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December 18


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1829 Alexander McDonnell was born in Dublin on this day in 1829. He was a key figure in the construction of the Great Southern and Western Railway network in Ireland. McDonnell oversaw the locomotive workshops, and brought a consistency and efficiency to the production of the trains. He also initiated the designs of trains with standardised parts, so that they could be readily replaced and fixed when damaged.

He was a good organiser of people, and had an ability to identify a worker’s skills and place them in roles that would get the best out of them. McDonnell later moved to England to oversee a similar project in the north-east of the country. However, he tried to introduce a new design of locomotive that proved unpopular, and was dismissed from his role before the project was complete.

Click here to read about some of the great Irish scientists

McDonnell’s Back Tank Engine, 1889

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1834 The Rathcormac Massacre (also called the Gortroe Massacre) took place on this day in 1834.  It resulted in the deaths of 20 residents of the Cork village.

It was part of the Tithe Wars which took place across Ireland throughout much of the 1830s. Irish citizens were obliged to pay 10% of their income in tithes (taxes) to the local vicar of the Anglican Church of Ireland. Many Catholics resented this law, and thought of it as an unjust tax, as they were paying towards a church other than their own.

Massacre at Gortroe Tithe Wars

Archdeacon William Ryder, with more than 100 soldiers went to the home of Widow Ryan who owed 40 shillings worth of tithes.  He ordered his soldiers to open fire on the crowd  the 250 locals who were armed with just with spades, sticks and stones.

Read full events of the Rathcormac Massacre here.

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Irish Whales Pat McDonald and Matt McGrath1875 Matt McGrath was born in Tipperary on this day in 1875. He emigrated to America and became an Olympic gold medal winner. McGrath was one of a group of Irish American athletes who dominated the throwing events in the early 20th century. The group was known as the Irish Whales and included fellow Olympic gold medallists John Flanagan and Pat McDonald.

McGrath competed at the Olympic Games in 1908, winning a silver medal in the hammer throw. He went one better four years later in Stockholm and picked up the gold. The Games were cancelled in 1916 because of the First World War, when MacGrath would have been amongst the favourites. He did return to defend his title in 1920, but surprisingly failed to medal.

McGrath made his last appearance at the Olympic Games in 1924 in Paris. He managed to get a silver medal despite being one of the oldest athletes at the event, being 47 years old.

There is a statue of McGrath in his hometown of Nenagh, Tipperary, along with fellow local Olympian Bob Tisdall, and Johnny Hayes whose parents had emigrated from the town for America.

Click here to read about more top Irish sports stars 
Click here to read about Bob Tisdall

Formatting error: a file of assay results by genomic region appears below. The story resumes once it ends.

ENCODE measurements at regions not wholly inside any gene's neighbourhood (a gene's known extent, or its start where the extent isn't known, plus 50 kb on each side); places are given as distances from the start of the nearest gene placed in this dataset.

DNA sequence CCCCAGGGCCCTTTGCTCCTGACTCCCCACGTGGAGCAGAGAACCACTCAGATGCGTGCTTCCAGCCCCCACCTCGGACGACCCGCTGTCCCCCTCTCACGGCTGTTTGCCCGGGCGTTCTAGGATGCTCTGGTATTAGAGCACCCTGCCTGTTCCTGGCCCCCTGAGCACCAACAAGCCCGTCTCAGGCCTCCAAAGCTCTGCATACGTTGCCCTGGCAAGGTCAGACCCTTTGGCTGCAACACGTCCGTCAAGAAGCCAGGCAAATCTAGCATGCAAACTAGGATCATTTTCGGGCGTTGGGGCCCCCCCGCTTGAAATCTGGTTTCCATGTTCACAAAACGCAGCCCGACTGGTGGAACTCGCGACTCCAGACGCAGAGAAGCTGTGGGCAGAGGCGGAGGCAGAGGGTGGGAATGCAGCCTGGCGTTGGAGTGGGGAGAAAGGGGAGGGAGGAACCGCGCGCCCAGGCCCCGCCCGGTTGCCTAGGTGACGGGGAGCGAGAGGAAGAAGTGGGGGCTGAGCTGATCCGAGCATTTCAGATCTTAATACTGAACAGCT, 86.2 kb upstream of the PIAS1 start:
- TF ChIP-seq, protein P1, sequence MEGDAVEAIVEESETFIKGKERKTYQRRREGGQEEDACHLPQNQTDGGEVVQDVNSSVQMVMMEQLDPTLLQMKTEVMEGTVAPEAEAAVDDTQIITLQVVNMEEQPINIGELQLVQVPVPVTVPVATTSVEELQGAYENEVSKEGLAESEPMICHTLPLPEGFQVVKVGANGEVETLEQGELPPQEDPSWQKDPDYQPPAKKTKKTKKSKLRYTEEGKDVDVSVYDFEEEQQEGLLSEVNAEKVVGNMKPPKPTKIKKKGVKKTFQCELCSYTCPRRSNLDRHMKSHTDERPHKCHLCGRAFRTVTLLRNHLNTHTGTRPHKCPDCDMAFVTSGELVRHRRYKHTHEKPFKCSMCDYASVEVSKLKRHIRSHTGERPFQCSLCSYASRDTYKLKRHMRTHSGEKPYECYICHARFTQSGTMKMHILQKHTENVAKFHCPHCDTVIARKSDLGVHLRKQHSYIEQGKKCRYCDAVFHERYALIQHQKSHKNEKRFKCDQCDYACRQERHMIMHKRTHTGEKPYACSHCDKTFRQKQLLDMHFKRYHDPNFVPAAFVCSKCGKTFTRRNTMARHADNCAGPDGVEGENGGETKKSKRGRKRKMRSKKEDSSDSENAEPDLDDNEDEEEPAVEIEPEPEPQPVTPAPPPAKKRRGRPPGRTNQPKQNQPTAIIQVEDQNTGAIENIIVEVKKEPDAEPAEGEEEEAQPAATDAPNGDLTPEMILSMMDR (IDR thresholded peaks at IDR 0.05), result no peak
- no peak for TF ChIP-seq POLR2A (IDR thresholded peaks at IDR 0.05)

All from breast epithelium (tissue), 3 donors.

Matt McGrath Olympic medalist

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1975 Happy birthday to David O’Doherty, born in Dublin on this day in 1975. He is a stand-up comedian, writer, actor and musician. O’Doherty won the Channel 4 comedy award So You Think You’re Funny in 1999 and has been a regular at the Edinburgh Comedy Festival ever since.

His stand-up routines often feature musical performances on his keyboard, with O’Doherty’s unique brand of observational comedy turned into songs. He has also written a children’s book, and is a regular guest on various comedy shows in Ireland and Britain.

O’Doherty once claimed to have only ever written one real joke:

Who are the most decent people in the hospital?
The ultra-sound people.

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1978 Happy birthday to Lindsay Armaou, born in Athens on this day in 1978. She was one quarter of the Irish girl band B*Witched, who had their first four singles go to number one in the UK Singles chart in the late 1990s.

Armaou has an Irish mother and a Greek father. She was raised in Dublin and auditioned to join a new girl band in 1998. Armaou played the Lynch sisters and Sinéad O’Donnell a song she had written herself, and they were suitably impressed to invite her to join the band.

Click here to read about more Irish singers

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2000 Kirsty MacColl was killed by a speedboat on this day in 2000. She was the female singer on the 1987 Pogues hit Fairytale of New York. The song has become one of the most-played Christmas songs of all time, with McColl’s brilliant performance playing a major part in the song’s success.

She was tragically killed when on holiday in Mexico with her family. McColl and her sons were scuba diving off the coast in a designated diving area where boats weren’t allowed. However, a speedboat entered the area and McColl was hit as she pushed her son out of its path. MacColl’s son sustained minor head and rib injuries, but she was killed instantly by the head-on collision.

Click here to watch MacColl in the Fairytale of New York video



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